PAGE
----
Full of iPad giveaways, surprise guests, and the regulatory competitor bashing, the recent Cloudforce event in San Jose fell true to Salesforce.com style. Starting a few minutes late and with an introduction of the so-called "next phase of cloud computing," company chairman and chief executive officer Marc Benioff proclaimed to attendees: "I want to inspire you and show you what's possible in our industry." At the heart of the event was Salesforce.com's announcement of the general availability of Chatter, a social networking and collaborative application that weaves through all of the software-as-a-service (SaaS) pioneer's clouds and platforms.
"We think we've got a killer app on our hands with Chatter," said Vice President of Product Marketing Kraig Swensrud, as he walked through demonstrations of how Chatter works with Salesforce Sales Cloud. With a run rate of $1.5 billion in annual revenue, a year-over-year jump of 24 percent, Salesforce.com now has 77,300 customers -- up by nearly 5,000 since April. "We are really doing well," says Al Falcione, the company's senior director of product marketing, with perhaps a touch of understatement.
Salesforce.com chatted about Chatter at its annual Dreamforce conference last year in San Francisco. "We've been eclipsed by the consumer," Benioff said atthe event, just prior to announcing the company's fourth cloud. Eager to ride the momentum powering "the Facebook imperative," Benioff also announced what he called Salesforce.com's "biggest breakthrough ever," an enterprisewide collaboration platform called Chatter.
This spring, Salesforce.com brought 5,000 beta customers onto Chatter. In an exclusive interview with CRM and destinationCRM, Falcione characterizes the feedback as tremendous: "I've never seen anything like this before in our [other] enterprise applications," he says. According to Salesforce.com-conducted research, 90 percent of surveyed beta customers indicated they would recommend Chatter to others. Those same customers also reported a 27 percent increase in collaboration and a 22 percent improvement in productivity with Chatter. Today, all users of Salesforce can access Chatter for no additional cost.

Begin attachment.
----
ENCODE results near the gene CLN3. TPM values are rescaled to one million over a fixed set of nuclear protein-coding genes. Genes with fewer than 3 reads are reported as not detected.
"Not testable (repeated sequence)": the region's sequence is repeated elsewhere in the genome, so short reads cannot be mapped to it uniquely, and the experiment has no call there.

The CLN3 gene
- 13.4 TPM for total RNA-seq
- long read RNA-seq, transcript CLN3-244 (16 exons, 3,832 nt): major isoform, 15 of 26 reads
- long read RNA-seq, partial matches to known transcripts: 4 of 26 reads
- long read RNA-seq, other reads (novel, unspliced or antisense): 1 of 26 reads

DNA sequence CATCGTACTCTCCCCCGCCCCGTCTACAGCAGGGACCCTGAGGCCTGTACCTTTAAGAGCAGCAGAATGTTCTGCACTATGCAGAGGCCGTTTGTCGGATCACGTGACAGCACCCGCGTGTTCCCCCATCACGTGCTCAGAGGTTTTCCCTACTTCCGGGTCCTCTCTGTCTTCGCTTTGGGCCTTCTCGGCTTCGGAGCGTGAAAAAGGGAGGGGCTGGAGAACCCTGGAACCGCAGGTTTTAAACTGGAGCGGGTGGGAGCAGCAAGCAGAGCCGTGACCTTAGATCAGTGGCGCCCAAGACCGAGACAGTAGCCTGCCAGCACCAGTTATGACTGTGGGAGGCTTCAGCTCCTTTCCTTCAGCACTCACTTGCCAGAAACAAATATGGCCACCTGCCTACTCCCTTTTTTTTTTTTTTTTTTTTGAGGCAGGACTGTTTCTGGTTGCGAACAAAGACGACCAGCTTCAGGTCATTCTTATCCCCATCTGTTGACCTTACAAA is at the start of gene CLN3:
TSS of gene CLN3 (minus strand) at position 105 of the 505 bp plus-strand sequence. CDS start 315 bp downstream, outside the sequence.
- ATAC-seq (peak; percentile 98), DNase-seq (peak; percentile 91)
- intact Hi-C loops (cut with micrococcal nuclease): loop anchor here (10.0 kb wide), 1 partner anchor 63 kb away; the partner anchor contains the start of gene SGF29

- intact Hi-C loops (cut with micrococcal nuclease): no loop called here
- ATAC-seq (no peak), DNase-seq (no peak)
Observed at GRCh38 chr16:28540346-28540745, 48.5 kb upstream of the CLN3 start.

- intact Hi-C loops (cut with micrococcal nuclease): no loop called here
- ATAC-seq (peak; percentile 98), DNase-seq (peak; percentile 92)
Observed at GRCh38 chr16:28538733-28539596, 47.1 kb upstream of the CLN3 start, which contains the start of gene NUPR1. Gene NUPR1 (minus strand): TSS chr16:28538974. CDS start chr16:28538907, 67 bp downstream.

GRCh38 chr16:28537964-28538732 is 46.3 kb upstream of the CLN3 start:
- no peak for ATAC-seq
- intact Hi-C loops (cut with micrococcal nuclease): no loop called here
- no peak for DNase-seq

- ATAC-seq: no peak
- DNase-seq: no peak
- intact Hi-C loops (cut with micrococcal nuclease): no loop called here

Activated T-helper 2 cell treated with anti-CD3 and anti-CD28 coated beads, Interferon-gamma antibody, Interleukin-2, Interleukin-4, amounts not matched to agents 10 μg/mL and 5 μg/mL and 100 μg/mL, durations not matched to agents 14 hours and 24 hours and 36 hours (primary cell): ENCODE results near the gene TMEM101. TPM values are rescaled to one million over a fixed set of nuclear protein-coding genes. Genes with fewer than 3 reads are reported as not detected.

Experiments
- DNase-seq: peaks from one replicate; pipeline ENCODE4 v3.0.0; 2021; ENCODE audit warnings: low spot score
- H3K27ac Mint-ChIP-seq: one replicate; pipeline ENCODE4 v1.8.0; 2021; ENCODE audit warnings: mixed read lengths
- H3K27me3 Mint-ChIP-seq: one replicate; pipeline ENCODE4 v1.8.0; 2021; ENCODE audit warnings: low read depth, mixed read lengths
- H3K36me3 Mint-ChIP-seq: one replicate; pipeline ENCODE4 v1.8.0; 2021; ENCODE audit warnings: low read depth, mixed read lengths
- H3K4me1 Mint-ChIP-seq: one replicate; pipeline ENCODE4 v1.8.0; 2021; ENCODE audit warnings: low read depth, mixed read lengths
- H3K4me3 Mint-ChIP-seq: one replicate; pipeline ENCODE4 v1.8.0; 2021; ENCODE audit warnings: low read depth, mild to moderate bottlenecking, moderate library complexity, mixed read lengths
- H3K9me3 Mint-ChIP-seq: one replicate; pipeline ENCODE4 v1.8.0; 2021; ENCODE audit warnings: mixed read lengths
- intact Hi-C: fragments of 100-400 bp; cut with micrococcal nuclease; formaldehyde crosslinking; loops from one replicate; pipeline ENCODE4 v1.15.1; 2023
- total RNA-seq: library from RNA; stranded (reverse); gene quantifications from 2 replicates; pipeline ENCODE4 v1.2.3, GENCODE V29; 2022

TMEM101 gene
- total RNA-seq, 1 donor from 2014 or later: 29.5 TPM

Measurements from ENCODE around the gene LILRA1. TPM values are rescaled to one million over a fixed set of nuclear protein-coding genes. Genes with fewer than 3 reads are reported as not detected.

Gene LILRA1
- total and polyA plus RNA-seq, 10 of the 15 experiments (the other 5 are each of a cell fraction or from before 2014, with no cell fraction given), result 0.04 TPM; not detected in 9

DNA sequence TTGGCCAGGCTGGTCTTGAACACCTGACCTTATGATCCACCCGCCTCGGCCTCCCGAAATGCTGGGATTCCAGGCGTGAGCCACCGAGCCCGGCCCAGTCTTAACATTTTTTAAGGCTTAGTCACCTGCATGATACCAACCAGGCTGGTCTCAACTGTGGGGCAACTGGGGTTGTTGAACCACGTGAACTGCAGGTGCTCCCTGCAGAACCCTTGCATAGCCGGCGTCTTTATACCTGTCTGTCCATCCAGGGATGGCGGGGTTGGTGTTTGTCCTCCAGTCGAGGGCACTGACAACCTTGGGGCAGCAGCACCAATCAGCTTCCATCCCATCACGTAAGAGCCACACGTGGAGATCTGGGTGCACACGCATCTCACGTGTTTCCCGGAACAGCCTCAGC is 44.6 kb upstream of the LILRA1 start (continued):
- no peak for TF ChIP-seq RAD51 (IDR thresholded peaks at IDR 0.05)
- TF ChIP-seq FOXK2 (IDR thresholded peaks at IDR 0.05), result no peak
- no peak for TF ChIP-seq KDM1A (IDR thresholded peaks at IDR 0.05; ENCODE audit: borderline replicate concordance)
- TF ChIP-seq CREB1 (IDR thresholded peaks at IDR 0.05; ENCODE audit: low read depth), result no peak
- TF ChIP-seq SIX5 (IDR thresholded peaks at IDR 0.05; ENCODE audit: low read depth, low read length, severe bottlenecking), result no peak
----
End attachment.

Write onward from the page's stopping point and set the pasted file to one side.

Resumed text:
With the goal of driving use of Chatter across the enterprise, Salesforce.com is also opening up the application for employees not engaged in CRM. For $15 per user per month, any employee can use Chatter and collaborate with colleagues. "This moves us outside of CRM," Falcione says. "And it breaks down the barriers in a company."
"Collaboration like Salesforce.com's Chatter might be something that actually works more effectively within smaller organizations," states China Martens, senior analyst with The 451 Group. "If that's the case, will users want to live more in something like Chatter rather than their CRM?" she wonders. The answer to that may not yet be clear, but Salesforce.com's desire to have all of its applications and partner programs to be "chattering" with each other.
New demonstrations of Chatter this time around included integrations of online crowdsourced data product Jigsaw. Salesforce.com acquired Jigsaw for a hefty $142 million in April and elements of Jigsaw can already be seen in an enabled Chatter stream. "I find the idea of Salesforce CRM plus Jigsaw plus Chatter rather powerful," Martens says. The idea that a sales rep can be alerted the moment a contact or lead leaves a job, gets promoted, or changes profile data can provide a lot of real-time value, she adds. "It's one integrated system," Swensrud said. Not only do Salesforce users follow fellow employees, but they follow documents, data, and, thanks to the Jigsaw integration, customers and competitors.